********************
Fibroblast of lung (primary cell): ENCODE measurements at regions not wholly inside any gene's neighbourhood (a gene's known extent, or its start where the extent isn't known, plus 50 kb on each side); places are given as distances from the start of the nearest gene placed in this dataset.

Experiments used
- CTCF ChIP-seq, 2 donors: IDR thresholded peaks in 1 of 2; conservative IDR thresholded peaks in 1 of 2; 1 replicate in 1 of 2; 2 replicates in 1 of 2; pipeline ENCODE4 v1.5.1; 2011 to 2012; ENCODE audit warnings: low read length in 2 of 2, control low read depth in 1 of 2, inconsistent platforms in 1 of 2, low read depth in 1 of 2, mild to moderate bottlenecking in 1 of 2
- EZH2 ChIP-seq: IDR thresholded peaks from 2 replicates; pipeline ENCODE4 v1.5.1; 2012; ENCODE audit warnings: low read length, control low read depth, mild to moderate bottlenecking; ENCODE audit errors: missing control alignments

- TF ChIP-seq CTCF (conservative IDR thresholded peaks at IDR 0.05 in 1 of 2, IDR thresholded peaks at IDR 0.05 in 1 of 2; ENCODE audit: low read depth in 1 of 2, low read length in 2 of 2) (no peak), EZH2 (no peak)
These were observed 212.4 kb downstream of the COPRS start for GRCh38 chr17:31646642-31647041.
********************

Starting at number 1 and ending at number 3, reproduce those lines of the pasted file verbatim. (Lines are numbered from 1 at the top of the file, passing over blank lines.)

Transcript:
Fibroblast of lung (primary cell): ENCODE measurements at regions not wholly inside any gene's neighbourhood (a gene's known extent, or its start where the extent isn't known, plus 50 kb on each side); places are given as distances from the start of the nearest gene placed in this dataset.

Experiments used
- CTCF ChIP-seq, 2 donors: IDR thresholded peaks in 1 of 2; conservative IDR thresholded peaks in 1 of 2; 1 replicate in 1 of 2; 2 replicates in 1 of 2; pipeline ENCODE4 v1.5.1; 2011 to 2012; ENCODE audit warnings: low read length in 2 of 2, control low read depth in 1 of 2, inconsistent platforms in 1 of 2, low read depth in 1 of 2, mild to moderate bottlenecking in 1 of 2